Read, Play, and Learn!® works beautifully in inclusive and special education preschool and kindergarten classrooms because it was designed to do just that.

Toni Linder, the curriculum’s author, has more than 30 years of experience with children with special needs and pioneered the field of transdiciplinary play-based assessment (TPBA) and intervention (TPBI) for children with developmental disabilities. Read, Play, and Learn!® (subtitled “The Transdisciplinary Play-Based Curriculum”) is an extension of her and her colleagues' decades of work teaching children with special needs. (See below for details on using Read, Play, and Learn!® in conjuction with TPBA and TPBI.)

Developmental Age

The activities in each storybook module are appropriate and enagaging for children with a chronological age of 3–6 years and a developmental age of 1–6 years.

Curriculum Modifications

Read, Play, and Learn!® uses a levels of learning framework to help teachers teach children with a wide range of abilities and individual learning objectives using the same storybooks and classroom activities.

The concept of a multilevel curriculum (one in which children with individually appropriate learning outcomes participate in the same classroom activities) is a well-researched teaching strategy. But what really makes Read, Play, and Learn!® stand out from other preschool and kindergarten curricula is how well it helps teachers learn to identify children’s individual levels and adapt activities so that children progress across developmental domains.

Young children typically fall into one (or straddle two) of the three levels of learning explained in detail in the Teacher’s Guide: sensorimotor, functional, and symbolic. Suggestions, ideas, and specific modifications for children at each of the three levels accompany the activities in each classroom center outlined in the storybook modules. One the key goals of the classroom activities is to encourage children’s progress to the next level.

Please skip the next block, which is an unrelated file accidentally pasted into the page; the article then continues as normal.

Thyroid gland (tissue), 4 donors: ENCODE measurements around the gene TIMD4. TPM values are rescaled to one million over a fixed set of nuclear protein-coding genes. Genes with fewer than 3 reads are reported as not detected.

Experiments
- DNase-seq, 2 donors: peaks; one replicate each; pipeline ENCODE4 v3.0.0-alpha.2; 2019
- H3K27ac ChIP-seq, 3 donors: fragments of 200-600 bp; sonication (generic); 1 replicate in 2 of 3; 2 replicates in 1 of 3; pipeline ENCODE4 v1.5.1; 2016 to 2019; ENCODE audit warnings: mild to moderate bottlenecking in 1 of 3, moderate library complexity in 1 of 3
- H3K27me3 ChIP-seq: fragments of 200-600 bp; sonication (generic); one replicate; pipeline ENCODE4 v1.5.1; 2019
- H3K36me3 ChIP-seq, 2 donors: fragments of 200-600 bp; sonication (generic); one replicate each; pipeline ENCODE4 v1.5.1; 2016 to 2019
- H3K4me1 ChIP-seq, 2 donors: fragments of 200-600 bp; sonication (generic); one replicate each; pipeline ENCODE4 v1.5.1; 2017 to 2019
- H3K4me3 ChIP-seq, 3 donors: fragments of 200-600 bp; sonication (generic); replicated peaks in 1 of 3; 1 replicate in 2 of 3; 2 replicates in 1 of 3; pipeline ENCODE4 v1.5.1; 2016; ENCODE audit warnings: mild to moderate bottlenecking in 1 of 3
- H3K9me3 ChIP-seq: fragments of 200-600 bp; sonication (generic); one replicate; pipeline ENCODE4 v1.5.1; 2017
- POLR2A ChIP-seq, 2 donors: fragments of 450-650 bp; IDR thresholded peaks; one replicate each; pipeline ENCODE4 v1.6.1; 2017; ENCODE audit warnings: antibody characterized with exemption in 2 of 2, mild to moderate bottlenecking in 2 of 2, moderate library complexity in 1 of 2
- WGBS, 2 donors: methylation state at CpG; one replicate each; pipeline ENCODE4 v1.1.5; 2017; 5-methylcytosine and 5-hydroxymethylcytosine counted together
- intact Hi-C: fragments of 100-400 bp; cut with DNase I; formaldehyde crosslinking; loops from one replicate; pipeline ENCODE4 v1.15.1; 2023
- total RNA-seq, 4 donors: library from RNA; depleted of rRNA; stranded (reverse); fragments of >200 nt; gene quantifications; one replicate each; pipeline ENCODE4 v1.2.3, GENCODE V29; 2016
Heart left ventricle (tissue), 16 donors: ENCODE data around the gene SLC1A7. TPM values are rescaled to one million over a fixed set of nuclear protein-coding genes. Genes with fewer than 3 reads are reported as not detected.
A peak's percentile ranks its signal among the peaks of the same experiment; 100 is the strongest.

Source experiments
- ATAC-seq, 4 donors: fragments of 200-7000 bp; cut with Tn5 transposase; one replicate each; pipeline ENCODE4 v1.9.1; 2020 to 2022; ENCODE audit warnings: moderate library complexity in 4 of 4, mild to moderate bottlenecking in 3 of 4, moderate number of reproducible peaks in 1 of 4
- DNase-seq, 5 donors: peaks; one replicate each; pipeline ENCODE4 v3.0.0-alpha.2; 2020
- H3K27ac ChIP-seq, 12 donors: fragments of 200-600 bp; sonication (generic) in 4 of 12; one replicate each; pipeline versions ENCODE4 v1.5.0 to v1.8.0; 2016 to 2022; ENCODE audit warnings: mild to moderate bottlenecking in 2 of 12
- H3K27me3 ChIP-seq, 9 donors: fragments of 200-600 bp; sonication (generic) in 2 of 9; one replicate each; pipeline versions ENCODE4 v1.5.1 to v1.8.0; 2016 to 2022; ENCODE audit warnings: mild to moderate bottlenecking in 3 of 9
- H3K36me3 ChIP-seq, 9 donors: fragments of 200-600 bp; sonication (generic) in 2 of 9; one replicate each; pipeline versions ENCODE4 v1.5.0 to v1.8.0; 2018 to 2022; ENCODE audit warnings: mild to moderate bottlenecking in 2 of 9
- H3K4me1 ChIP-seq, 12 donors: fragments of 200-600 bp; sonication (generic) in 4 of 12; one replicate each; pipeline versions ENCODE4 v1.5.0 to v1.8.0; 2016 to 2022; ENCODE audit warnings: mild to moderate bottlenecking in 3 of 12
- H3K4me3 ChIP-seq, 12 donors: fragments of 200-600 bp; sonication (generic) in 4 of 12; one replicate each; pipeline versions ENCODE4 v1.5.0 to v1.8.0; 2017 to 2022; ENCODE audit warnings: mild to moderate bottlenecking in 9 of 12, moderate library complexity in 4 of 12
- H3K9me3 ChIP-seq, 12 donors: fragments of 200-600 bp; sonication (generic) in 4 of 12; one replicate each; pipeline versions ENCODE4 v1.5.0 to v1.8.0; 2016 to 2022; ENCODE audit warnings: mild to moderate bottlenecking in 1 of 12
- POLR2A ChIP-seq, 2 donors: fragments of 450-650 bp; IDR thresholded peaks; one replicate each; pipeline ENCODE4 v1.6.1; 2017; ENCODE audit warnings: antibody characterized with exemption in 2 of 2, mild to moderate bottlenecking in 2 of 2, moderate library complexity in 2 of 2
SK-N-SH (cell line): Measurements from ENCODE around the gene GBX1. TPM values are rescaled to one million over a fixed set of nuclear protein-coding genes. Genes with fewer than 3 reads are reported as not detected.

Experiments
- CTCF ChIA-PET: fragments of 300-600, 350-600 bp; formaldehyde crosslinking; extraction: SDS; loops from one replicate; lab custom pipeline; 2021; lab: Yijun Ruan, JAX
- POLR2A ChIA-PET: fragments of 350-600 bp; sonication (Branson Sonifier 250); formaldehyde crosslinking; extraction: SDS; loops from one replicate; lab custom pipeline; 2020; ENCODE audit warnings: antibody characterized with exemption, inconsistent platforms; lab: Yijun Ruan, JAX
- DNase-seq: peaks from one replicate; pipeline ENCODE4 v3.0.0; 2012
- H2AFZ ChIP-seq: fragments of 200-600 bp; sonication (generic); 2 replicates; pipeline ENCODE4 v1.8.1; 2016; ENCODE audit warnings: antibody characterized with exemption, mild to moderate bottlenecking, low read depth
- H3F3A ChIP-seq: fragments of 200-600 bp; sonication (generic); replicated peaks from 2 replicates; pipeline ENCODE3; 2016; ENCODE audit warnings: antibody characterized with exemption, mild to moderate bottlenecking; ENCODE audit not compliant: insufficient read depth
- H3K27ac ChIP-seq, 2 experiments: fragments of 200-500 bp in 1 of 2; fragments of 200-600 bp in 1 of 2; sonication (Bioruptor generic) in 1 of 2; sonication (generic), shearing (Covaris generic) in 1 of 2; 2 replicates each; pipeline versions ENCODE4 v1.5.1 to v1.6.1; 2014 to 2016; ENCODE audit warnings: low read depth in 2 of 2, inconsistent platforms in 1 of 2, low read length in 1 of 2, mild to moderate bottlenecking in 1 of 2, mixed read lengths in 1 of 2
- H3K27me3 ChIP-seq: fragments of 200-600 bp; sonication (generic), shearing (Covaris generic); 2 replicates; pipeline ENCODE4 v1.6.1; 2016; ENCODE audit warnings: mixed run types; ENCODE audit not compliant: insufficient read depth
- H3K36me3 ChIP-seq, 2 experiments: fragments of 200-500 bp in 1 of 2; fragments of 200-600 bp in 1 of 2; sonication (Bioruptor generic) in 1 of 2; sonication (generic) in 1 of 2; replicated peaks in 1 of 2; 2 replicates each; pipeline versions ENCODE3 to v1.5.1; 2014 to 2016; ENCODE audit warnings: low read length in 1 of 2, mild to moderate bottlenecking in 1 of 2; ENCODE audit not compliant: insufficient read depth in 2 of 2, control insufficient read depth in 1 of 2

The Teacher’s Guide shows teachers how to observe children’s play and identify which levels individual children are fall into. Using levels provides a really practical way for teachers to get to know the children in the class and organize and modify activities so that children of all abilities develop across domains and progress to the next level of learning.

Peer Review by OTs, PTS, and SLPs

All of the activities included in the 16 storybook modules were developed with the substantial input of and peer-reviewed by a group of speech-language pathologists, occupational therapists, and physical therapists, as well as experts in both general and special education. The activity modifications and adaptations were designed so that teachers and aides can very effectively incorporate therapeutic interventions for children with special needs as part of all classroom activities.

Children with Visual, Hearing, and Motor Impairments

Children with visual, hearing, and motor impairments especially benefit from Read, Play, and Learn!® because it's an experience-enriched curriculum. The Teacher’s Guide shows teachers how to build these children's skills experientially, capitalize on their exisiting strengths, identify how individual children prefer to communicate, reinforce their emerging literacy skills, and structure the classroom environment.

Using Read, Play, and Learn!® with TPBA and TPBI

Read, Play, and Learn!® can be used in conjunction with other assessment and intervention approaches, but the model is designed specifically to build on the same theoretical and philosophical foundations as Trandisciplinary Play-Based Assessment (TPBA) and Transdisciplinary Play-Based Intervention (TPBI), which were specifically designed for use with infants and children through age 6 who have mild to severe disabilities. See Related Products for information on using all three tools in the same classroom.

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